First of two parts

While preparing a proposal for a potential client, you notice that payroll has been consistently understated by the insured in both applications and self-audits. You regularly represent the insurer involved with the current policy but are seeking a quote in this case from a different one.

What are your ethical duties to the current insurer, the proposed insurer and the client for whom you are seeking a quote?

Readers responding to this question of ethics are in general agreement about the agent’s ethical duties to the proposed insurer and about the ethical duties to the insured.

(The only serious split involves an agent’s ethical duties to the current insurer, which we’ll cover in depth next week.)

A few agents have a single solution as to the ethical duties to all three—avoid the conflict.

For example, a Maryland agent writes, “Your first duty is to yourself. Walk away and spend your time with an ethical prospect.”

An Illinois agent notes this type of situation occurs frequently, especially on initial payroll estimates. “I would just walk away from this unethical customer. It is a total waste of time. Once I did try to inform the current insurer, which we represented.  They did not seem to care as the agent-of-record was a big agency. Walk away.”

An Ohio agent reports the loss of a good piece of business where a competing agent offered a much lower quote and the client could not understand why. “I thanked him for his past business and walked away,” the agent says.

“Three months later the client called and said to renew the business because the new agent had lied on the application for new insurance and underreported sales, inventory and the number of autos,” the agent continues. “This insured did what I would have done. Walk away if the one you are dealing with will not tell the truth.”

Walking away was not an option that an Iowa agent could consider. “Right is right is right. I would not walk away. I would tell the current insurer the truth and maybe the underwriter will become my friend. I would tell the proposed insurer the truth as they should not quote for me otherwise.”

In addition, the Iowa agent says, “I would tell the prospect what I did. The prospect may be angry and not give me the business, but he needs to know you cannot be a party to a lie. The only ethical thing is to tell everyone the truth and let the results be what they may.”

An agent from Massachusetts is blunt. “What the hell is the issue? Always tell everyone the truth.  Are you getting senile?”

From California comes this response: “If I represent the current insurer, I have an ethical and perhaps legal obligation to inform the insurer. I would discuss the payroll with the prospect as it is possible it was incorrectly reported out of ignorance, and I would discuss the possible consequences of underreporting payroll. I would prepare a quote request and proposal with the correct payroll.”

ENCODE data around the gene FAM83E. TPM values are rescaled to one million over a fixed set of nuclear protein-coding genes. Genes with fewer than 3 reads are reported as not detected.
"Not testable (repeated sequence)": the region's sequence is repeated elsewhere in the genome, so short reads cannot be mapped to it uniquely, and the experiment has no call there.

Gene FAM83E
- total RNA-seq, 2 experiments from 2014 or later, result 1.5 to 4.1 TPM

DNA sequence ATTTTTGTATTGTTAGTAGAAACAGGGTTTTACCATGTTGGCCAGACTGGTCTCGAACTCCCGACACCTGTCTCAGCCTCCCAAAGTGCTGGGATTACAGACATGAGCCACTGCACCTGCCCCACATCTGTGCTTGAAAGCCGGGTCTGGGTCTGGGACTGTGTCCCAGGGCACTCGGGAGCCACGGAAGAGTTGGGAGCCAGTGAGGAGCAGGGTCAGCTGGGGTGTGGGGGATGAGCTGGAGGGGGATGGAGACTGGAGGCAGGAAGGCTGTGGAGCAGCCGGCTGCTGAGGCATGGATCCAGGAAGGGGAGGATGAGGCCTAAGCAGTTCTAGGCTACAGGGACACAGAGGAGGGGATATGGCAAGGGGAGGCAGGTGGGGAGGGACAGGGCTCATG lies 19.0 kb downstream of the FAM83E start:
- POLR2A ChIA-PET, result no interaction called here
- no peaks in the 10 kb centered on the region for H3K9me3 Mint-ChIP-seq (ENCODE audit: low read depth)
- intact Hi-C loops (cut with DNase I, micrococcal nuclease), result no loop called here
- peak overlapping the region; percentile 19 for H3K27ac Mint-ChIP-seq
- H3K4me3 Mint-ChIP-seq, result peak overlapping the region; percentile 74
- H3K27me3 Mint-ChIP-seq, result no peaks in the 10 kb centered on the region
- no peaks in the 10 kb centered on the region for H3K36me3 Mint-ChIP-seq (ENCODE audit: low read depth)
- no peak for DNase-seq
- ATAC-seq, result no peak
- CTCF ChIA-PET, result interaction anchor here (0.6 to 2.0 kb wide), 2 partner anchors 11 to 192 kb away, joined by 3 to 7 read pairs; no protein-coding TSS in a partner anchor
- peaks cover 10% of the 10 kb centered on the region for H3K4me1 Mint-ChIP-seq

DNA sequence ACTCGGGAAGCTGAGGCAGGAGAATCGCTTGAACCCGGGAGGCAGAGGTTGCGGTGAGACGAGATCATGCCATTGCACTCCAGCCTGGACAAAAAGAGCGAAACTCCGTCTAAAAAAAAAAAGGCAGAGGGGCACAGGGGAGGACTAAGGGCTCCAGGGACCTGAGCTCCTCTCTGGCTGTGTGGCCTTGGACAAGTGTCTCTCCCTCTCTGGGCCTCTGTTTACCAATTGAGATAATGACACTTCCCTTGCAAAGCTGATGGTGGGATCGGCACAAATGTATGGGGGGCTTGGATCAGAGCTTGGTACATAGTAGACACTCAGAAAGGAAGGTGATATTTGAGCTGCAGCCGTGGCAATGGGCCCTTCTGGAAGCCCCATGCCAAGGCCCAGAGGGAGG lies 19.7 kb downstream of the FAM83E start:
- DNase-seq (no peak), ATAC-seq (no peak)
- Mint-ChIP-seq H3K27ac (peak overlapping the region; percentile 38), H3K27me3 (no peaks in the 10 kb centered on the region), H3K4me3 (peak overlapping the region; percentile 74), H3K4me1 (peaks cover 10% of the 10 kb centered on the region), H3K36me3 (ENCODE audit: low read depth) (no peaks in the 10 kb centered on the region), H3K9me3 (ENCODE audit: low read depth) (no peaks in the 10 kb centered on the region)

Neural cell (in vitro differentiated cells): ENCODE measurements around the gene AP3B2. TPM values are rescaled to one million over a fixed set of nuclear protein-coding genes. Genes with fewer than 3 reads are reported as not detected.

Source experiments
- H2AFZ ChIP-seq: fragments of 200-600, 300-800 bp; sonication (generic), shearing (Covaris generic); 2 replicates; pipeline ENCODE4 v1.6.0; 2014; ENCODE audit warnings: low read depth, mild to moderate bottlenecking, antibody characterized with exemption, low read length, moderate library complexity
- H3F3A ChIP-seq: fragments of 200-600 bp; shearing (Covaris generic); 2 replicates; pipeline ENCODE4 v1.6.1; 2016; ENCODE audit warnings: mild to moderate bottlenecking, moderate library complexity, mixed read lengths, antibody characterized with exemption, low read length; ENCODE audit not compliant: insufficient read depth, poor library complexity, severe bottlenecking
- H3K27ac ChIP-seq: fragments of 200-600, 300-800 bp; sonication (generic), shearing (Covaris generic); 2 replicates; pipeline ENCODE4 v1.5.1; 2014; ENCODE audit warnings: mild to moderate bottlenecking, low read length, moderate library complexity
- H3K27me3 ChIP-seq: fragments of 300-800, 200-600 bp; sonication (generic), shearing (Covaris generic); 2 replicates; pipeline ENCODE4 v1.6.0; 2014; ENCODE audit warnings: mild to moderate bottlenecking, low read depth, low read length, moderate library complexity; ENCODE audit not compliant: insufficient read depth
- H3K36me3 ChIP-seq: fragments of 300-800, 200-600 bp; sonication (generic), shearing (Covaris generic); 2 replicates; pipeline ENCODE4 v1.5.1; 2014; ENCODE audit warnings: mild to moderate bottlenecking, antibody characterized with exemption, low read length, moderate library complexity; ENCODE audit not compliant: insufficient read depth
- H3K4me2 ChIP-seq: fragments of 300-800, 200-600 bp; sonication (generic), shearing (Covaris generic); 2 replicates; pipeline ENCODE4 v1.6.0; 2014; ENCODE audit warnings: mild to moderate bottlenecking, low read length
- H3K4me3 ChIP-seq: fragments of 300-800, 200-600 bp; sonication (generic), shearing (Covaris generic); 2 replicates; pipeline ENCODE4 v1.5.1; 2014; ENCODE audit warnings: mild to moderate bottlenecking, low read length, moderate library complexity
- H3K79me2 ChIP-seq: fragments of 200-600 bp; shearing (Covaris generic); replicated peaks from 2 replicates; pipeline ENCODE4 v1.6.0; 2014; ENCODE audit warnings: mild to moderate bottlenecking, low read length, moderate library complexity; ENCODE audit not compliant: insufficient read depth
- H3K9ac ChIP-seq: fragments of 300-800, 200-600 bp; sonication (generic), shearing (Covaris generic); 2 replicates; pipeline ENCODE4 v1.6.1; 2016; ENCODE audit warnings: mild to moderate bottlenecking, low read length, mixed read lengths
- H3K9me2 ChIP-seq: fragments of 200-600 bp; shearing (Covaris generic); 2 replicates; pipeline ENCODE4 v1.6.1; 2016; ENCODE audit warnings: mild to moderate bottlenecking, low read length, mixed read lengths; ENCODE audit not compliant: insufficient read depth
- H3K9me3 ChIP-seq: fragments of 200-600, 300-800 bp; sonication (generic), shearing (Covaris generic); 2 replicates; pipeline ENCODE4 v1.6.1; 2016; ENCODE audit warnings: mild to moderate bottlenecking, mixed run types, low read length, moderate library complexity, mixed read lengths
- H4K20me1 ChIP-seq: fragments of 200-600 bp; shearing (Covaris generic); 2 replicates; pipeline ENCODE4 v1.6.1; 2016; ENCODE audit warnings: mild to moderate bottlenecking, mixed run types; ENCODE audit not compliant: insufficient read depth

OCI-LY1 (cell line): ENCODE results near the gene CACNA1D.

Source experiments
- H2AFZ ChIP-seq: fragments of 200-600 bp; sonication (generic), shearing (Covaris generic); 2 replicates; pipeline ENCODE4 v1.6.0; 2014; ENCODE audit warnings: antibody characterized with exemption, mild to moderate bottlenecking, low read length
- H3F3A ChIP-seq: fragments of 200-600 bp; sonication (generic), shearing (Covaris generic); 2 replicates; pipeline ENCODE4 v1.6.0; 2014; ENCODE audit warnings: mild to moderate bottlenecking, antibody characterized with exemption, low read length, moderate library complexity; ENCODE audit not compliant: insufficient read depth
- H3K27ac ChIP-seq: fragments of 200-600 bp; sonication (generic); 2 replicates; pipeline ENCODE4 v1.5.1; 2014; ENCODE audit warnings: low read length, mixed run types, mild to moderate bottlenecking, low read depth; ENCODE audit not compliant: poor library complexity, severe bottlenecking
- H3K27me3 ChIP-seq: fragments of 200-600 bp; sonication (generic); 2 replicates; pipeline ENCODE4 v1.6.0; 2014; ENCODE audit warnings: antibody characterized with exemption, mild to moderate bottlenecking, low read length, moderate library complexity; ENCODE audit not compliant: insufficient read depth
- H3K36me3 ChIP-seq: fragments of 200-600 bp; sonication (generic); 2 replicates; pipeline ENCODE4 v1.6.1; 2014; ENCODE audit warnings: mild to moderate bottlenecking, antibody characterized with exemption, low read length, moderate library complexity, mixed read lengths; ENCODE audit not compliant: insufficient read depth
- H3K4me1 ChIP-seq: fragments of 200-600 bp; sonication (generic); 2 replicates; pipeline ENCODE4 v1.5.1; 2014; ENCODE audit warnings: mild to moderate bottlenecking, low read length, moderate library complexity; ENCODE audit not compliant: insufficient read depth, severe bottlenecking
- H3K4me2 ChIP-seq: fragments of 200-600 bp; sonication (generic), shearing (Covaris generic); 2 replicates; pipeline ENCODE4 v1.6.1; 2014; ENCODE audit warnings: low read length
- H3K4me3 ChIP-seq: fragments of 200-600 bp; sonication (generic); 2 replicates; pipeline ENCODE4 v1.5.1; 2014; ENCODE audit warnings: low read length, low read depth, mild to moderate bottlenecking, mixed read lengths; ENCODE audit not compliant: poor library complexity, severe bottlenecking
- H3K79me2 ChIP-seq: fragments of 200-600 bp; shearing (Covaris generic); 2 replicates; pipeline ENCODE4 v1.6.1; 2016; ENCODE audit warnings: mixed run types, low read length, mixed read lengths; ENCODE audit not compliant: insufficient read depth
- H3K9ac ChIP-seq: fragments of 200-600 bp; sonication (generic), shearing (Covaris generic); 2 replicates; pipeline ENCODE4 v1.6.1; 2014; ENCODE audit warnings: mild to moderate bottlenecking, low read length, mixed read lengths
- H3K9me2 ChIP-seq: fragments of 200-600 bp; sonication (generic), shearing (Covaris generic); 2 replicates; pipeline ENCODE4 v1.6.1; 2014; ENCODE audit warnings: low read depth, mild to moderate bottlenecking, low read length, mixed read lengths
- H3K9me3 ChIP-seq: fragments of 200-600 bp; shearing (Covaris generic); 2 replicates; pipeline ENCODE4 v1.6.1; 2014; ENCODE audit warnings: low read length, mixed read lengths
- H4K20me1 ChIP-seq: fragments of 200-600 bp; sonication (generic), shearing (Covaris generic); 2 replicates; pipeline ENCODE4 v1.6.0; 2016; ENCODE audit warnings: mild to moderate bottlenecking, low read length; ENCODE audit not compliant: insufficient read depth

Others responding add that the ethical responsibility to the proposed insurer is to give full, complete and accurate payrolls.

One agent uses a different situation to demonstrate that relaying accurate information is vital no matter what line of business is involved. When he began in the business he would not report a DUI to the insurer because he was looking out for the client’s best interest, the agent says.

“When I got older and wiser I realized insurers were not hurt by my action. Rates are increased on ‘good customers’ without any DUIs. Not reporting shifted the increased risk to all my other clients with the same insurer. This was not fair. I informed all clients I would report all information, good or bad, to insurers, but that I would not abandon them and still seek the best available coverage and price.”

In terms of how to ethically deal with the proposed client, a number of approaches were suggested, including explaining the need for accurate information, the potential for a large additional premium when (not if) the discrepancy in payroll is determined, the fact that auditable policies generally do not have a “statute of limitations,” and that fraud may lead to a policy rescission.

A former CEO of an insurer, after examining options for educating the potential client, concludes: “The ethical question for this potential client is whether you would want to represent him in the first place. If the understatement is intentional, the client is dishonest and likely to be dishonest in other things, including his dealings with the agent and his business overall. This could be one of those accounts that provide several thousand dollars of commissions, but several hundred thousand dollars of grief.”